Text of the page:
Opinion: Raiders’ move to Vegas hurts NorCal fan base
I am kind of numb after hearing the news this week, but not surprised. I was born in Oakland but moved to Lake County when I was almost 4 years old. Yet I remained a Raiders, A’s and Warriors fan. It was a good time and culture. The blue collar boys found ways to “just win” and made everyone proud.
The Warriors won when I was born. The Swinging A’s had three-peated, and the Raiders had won 5 of 6 AFC West championships. With the likes of Jack Tatum, they leveled the Vikings in Super Bowl 11.
And much like the Niner fans relived “the Catch,” I relived the Jim Plunkett lob to Kenny King over the Eagles D and down the left sideline for an 80-yard TD en route to winning Super Bowl 20.
Then, when I was 11 years old, my Raiders bolted for the City of Angels. Unlike many, I remained loyal. And I was re-payed a year later when Marcus Allen dodged and weaved his way through the Skins D en route to a super Bowl 23 victory.
Then came the Niners legacy that my dad never let me forget and four winters in Buffalo that we couldn’t get through. Yet, I stood firm. Then in 1994, one of my biggest dreams came true: The Pirates came home.
Unfortunately, it came at a huge PSL Club Seat price, and Mt. Davis ruined the Oakland Coliseum. Yet I waited. I waited for the PSLs (personal seat licenses) to go away so I could afford to go to the games, and for Jon Gruden to rebuild the team. But that was short lived, and the Al Davis implosion was slow and painful.
And now this week I learn that the trek of the Raider Nation will journey to an oasis in the desert, eventually moving to Las Vegas.
Most people will read the news and will conclude Oakland has lost its team for a second time. Yet this is where I will argue this was no surprise, and it was a long time coming.
The “Oakland” Raiders never really came back to Oakland. After Irwindale, Inglewood and Sacramento didn’t pan out, Al Davis came back to Oakland out of necessity, and only because it was the PSLs and sky boxes he wanted.
I loved going to games at the Coliseum, but I have traveled across the country over the last few years to other stadiums with my best friend. And as much fun as we have had, the sad conclusion that we kept discovering is how terrible the Coliseum is compared what the rest of the country has.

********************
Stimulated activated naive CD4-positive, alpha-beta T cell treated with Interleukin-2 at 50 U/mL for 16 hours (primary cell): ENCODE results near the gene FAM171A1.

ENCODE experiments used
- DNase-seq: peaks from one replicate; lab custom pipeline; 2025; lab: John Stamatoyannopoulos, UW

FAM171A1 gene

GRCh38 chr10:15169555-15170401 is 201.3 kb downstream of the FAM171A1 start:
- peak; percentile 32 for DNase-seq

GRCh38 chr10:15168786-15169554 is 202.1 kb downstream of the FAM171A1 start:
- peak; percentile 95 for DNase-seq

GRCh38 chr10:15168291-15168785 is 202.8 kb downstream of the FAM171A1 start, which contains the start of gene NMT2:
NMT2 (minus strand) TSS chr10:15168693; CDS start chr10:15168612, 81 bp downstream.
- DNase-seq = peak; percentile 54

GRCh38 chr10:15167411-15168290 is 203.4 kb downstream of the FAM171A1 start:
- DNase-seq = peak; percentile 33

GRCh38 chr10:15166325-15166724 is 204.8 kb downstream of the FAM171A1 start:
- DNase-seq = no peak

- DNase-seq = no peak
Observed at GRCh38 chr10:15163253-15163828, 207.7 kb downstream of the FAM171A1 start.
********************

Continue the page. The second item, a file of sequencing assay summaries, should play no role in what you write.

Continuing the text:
That brings up the real issue that no one seems to be talking about — the city of Oakland simply does not have the tax base to support a team anymore. Any team. Other blue collar cities keep and maintain the home team because they truly live there.
In Pittsburgh and Kansas City, the fans are a part of the community and pay their taxes to support the beloved teams. The sad truth is that most of the Raider fan base travels to games from afar. It has not been an Oakland team … it has been a NorCal and CenCal Team.
The phrase “Raider Nation” is actually the root of this drama. The fans come from everywhere else besides Oakland. The A’s and Warriors are in the same boat. The fans come from Sac, Walnut Creek, Fresno, Modesto, Napa and such. The fans are not Oakland taxpayers.
Oakland has been simply an agreed-upon meeting location since 1994. It should be no surprise that the city cannot build a new stadium now. They never could and never will. The A’s have wanted a new stadium too, and Oakland cannot pay for that either.
The A’s actually chose to move to an area between Santa Clara and Fremont about 5 years ago, only to be shot down by the Giants. And, as soon as a viable option across The Bay opens up, the Warriors are ready to bolt, too.
The city of Oakland is an economically depressed area that struggles to meet the needs of its citizens. The Raiders are just the first ones to be offered a justifiable new home. I truly believe that Sacramento would have made the most sense, but Kevin Johnson and Sacramento just expended all of their resources on keeping the Kings.
As torn as I am about this move, there was no viable option in NorCal for the Raiders, and going back to L.A. sounded like nails on a chalk board!
However, Las Vegas makes sense. No. 1, it will be the home of the Raiders. They will not have to share the market. And No. 2, the fans will travel. They always have. And now they are in a location between the L.A. and NorCal fan bases by air or highway.
I am apprehensively excited to see what the future holds for this talented young team that Reggie McKenzie and Jack Del Rio have built. And I will gladly catch the one-hour flight to go see my team play in a new state-of-the-art Crystal Palace.
Others may be sad for Oakland, and I feel for the NorCal fans, but I saw this coming. The Oakland-Alameda County Coliseum has been on a prolonged life support system. It will only be a matter of time now before the A’s pull the plug.
The sad part is that the people in Oakland won’t care. Not many people will show up when they implode it. It will not affect them. It is Northern California communities surrounding Oakland that will feel the loss.
Jim Bennett is a Truckee resident and a social science teacher and wrestling coach at Truckee High School.